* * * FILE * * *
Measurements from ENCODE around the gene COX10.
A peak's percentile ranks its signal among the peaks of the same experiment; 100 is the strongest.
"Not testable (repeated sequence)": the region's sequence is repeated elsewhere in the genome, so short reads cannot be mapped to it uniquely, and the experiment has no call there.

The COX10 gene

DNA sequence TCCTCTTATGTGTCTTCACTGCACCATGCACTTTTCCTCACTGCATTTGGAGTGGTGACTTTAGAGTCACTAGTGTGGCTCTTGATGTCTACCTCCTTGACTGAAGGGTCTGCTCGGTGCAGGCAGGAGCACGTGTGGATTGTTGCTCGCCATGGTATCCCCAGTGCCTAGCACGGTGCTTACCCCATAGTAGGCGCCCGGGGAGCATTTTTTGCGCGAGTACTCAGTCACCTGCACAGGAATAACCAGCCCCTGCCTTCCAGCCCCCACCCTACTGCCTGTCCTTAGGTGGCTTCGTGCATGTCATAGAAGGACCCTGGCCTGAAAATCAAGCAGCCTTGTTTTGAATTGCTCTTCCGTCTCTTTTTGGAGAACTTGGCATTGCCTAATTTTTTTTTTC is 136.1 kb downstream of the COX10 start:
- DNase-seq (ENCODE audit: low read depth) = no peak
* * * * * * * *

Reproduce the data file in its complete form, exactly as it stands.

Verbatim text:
Measurements from ENCODE around the gene COX10.
A peak's percentile ranks its signal among the peaks of the same experiment; 100 is the strongest.
"Not testable (repeated sequence)": the region's sequence is repeated elsewhere in the genome, so short reads cannot be mapped to it uniquely, and the experiment has no call there.

The COX10 gene

DNA sequence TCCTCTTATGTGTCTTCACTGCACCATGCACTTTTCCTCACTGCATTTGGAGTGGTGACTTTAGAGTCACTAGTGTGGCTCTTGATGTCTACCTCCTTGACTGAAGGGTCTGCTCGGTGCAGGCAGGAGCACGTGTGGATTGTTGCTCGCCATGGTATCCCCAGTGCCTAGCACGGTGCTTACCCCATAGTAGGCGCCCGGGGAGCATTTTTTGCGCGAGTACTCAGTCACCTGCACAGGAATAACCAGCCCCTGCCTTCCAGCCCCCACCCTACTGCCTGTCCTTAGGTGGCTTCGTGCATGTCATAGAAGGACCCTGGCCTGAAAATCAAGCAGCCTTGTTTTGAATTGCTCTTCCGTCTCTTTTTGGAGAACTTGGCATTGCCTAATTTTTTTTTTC is 136.1 kb downstream of the COX10 start:
- DNase-seq (ENCODE audit: low read depth) = no peak